Simonides exhibition

Published: 12 April 2012

Staff are invited to the opening reception of this exhibition of photography and text

Staff are cordially invited to the opening reception of this exhibition on Friday 20th April 2012 at 3pm with refreshments. Simonides, with photographs by Norman McBeath and texts by Robert Crawford will take place in the Gallery, level 5 of the St Andrews Building.

Two and a half thousand years ago the Greek poet Simonides wrote epitaphs for western soldiers killed in conflicts that involved the territories of modern Iraq, Iran, and Afghanistan. The greatest poems of Simonides are body bags; zipped inside them are the remains of human lives.

This exhibition juxtaposes new versions of texts by Simonides with the timelessness of black-and-white photography. Using the Scots tongue, poet Robert Crawford takes the language of Simonides away from generals and politicians, bringing it closer to the speech of vernacular Scots. This also raises questions about dead or dying languages, as well as about what language is fitting for remembering the dead. Norman McBeath’s black-and-whitephotographs are meticulous in their combination of timelessness and contemporaneity. They show not battlefront carnage, but quieter images thatresonate alongside the poems to communicate a profound meditation on death,losses, and remembrance.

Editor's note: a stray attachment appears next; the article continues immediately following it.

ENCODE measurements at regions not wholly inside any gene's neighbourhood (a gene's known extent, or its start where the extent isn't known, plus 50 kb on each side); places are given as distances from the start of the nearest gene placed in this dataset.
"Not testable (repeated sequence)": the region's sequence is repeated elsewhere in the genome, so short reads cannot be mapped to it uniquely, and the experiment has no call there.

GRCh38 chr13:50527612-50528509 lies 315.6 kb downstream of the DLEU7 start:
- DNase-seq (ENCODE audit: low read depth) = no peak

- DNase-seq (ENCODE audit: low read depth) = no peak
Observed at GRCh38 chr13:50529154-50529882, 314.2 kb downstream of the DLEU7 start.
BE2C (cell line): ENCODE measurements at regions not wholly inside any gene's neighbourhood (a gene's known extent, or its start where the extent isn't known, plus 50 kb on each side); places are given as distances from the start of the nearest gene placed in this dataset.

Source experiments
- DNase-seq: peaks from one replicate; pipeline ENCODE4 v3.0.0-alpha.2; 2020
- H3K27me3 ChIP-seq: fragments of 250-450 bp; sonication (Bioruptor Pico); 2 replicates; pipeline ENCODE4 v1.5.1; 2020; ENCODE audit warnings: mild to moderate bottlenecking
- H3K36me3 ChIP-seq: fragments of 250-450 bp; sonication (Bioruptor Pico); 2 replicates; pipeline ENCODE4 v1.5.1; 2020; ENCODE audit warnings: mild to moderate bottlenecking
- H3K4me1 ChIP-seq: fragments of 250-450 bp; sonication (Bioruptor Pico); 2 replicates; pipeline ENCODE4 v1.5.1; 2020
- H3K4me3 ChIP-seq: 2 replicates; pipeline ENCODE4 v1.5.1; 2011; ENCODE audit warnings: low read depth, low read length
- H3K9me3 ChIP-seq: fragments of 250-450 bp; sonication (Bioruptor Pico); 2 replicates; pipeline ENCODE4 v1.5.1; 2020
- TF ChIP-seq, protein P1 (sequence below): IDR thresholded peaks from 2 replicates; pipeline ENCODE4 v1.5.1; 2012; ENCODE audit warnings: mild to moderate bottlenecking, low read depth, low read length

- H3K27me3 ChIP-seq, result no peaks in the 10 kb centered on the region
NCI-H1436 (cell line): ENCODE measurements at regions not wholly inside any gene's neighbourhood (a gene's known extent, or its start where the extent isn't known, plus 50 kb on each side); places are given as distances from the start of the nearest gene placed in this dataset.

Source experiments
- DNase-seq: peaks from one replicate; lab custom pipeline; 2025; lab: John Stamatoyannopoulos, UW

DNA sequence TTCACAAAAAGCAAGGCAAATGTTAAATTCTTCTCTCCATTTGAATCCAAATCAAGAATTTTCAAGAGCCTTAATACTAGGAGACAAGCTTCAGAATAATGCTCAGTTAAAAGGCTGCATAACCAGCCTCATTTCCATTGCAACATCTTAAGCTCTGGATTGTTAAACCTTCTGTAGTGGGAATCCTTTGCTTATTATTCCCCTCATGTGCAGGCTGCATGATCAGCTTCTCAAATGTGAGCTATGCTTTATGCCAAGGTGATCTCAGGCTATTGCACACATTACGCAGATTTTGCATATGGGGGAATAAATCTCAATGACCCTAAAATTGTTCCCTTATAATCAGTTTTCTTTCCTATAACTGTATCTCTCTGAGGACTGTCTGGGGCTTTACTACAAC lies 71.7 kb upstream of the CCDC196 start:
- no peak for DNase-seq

Simonides was recently shortlisted for the Ted Hughes Award for New Work in Poetry and will be shown at Yale in September.  The exhibition is open from 17th – 29th April, 2012, Mon-Friday, 9.00am - 5.00pm.

First published: 12 April 2012

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